Corporate cultures based on fear tend to abide by the rules rather than seek new ways of doing things. On the other hand, cultures that prioritize trust treat failures as opportunities for innovation. The freedom to give feedback without fear of penalty is essential to experimentation and progress.
Ensuring your people and team members are ready for change is critical to a successful transformation. After all, it’s their input that will give rise to new innovations and drive cultures of business agility.
Some employees and leadership teams will have experience with agile methods or agile transformation and adoption. Others will be new to the concept and how it unfolds in the context of their roles. Consider enlisting agile coaches to aid in this transition.
Organizational knowledge proliferates when the entire organization commits to sharing new knowledge and experiences. Make sharing knowledge and experience a priority by providing an employee communication platform and engage them in conversation.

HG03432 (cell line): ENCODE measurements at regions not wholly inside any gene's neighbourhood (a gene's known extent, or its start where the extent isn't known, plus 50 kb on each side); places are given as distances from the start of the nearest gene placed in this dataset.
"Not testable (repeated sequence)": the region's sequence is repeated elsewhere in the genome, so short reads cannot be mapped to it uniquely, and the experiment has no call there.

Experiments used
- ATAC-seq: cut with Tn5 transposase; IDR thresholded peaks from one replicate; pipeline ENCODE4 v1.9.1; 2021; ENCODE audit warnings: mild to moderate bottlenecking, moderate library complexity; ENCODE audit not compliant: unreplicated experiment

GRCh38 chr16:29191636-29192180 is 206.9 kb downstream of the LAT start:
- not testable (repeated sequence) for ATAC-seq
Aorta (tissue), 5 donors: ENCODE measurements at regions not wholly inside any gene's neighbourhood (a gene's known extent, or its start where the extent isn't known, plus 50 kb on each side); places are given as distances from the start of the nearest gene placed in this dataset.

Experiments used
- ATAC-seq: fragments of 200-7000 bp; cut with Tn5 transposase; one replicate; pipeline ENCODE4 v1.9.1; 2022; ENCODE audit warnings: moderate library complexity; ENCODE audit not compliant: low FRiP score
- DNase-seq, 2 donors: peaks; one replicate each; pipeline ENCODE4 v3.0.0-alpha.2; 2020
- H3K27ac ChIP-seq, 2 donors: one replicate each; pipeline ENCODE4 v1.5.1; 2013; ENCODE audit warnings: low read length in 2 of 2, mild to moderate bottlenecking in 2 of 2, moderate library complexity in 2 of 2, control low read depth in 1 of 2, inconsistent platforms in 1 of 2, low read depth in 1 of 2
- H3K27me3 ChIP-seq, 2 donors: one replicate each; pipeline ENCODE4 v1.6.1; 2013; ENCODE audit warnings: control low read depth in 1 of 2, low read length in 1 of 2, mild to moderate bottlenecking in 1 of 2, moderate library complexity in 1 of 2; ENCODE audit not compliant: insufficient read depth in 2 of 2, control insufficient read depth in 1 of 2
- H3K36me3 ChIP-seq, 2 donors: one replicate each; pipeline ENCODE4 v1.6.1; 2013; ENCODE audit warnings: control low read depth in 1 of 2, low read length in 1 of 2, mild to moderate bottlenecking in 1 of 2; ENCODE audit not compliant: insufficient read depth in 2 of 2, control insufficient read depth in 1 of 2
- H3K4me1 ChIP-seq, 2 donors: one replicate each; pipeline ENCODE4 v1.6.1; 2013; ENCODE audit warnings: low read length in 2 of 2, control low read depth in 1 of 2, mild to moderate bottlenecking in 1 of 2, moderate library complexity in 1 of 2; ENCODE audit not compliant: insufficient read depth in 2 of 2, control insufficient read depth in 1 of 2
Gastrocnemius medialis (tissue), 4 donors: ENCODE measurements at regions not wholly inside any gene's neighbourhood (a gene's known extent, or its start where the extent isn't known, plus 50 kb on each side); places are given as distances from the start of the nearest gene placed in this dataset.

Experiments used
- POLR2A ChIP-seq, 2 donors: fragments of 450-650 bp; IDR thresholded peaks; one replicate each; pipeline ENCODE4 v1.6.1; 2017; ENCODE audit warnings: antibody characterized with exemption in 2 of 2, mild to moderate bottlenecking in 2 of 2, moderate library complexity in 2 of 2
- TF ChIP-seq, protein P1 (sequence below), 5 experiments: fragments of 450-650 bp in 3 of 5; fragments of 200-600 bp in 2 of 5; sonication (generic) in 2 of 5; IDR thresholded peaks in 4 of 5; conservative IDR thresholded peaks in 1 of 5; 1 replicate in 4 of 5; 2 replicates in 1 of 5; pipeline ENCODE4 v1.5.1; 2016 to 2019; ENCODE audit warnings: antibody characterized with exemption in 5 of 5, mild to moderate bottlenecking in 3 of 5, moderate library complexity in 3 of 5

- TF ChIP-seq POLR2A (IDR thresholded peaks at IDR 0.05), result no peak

Agile organizations call for talent management and recruiting processes geared toward fostering agility. This may include:
Agile transformations and digital transformations go hand in hand. That’s because new technologies are constantly reshaping the modern workplace. Whether it’s changing the way businesses communicate, meeting new security demands, or enabling flexible work arrangements. Technology is changing every aspect of work as we know it, and resilient organizations must make the most of it.
There are several tools available to support agile ways of working, like e-signatures and productivity apps. Consider how integrating disruptive technologies like automation and machine learning into the fabric of your business may improve speed and flexibility.
Embarking on an agile transformation is a large undertaking. But it’s important to ensure your company’s survival in this age of disruption. Use these behaviors to elucidate your path to transformation.
Want to know what your employees think about agile transformation? Dig into their thoughts with 200 open-ended questions from our eBook.